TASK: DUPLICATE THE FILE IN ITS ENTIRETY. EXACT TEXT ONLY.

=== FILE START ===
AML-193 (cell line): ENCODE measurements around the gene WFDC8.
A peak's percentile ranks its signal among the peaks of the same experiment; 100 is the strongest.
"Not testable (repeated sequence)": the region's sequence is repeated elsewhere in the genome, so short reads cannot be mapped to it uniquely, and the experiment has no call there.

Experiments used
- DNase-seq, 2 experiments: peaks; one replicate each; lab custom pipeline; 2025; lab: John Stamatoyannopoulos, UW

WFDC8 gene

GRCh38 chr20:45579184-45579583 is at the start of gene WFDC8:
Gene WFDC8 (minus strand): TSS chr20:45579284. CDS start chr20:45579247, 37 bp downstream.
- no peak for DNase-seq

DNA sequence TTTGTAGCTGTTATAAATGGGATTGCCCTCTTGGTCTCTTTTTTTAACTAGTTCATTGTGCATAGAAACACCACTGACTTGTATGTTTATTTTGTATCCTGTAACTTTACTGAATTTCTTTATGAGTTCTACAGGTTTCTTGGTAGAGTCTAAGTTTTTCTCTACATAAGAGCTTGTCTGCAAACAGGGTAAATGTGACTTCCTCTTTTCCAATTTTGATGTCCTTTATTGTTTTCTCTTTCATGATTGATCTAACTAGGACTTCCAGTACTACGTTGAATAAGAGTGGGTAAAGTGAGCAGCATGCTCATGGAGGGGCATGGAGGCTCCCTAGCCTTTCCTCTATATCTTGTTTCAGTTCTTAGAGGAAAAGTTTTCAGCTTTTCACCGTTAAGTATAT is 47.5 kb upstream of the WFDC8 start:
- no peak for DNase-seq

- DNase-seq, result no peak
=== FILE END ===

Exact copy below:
AML-193 (cell line): ENCODE measurements around the gene WFDC8.
A peak's percentile ranks its signal among the peaks of the same experiment; 100 is the strongest.
"Not testable (repeated sequence)": the region's sequence is repeated elsewhere in the genome, so short reads cannot be mapped to it uniquely, and the experiment has no call there.

Experiments used
- DNase-seq, 2 experiments: peaks; one replicate each; lab custom pipeline; 2025; lab: John Stamatoyannopoulos, UW

WFDC8 gene

GRCh38 chr20:45579184-45579583 is at the start of gene WFDC8:
Gene WFDC8 (minus strand): TSS chr20:45579284. CDS start chr20:45579247, 37 bp downstream.
- no peak for DNase-seq

DNA sequence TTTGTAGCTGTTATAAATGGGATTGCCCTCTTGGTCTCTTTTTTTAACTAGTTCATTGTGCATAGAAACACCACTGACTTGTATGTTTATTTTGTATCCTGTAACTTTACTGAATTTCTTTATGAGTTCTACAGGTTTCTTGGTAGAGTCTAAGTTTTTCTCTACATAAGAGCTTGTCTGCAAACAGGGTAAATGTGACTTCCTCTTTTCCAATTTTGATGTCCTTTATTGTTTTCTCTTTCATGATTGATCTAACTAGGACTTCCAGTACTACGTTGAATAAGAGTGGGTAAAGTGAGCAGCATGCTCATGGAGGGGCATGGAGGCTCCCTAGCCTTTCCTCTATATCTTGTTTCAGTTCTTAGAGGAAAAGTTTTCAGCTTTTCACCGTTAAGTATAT is 47.5 kb upstream of the WFDC8 start:
- no peak for DNase-seq

- DNase-seq, result no peak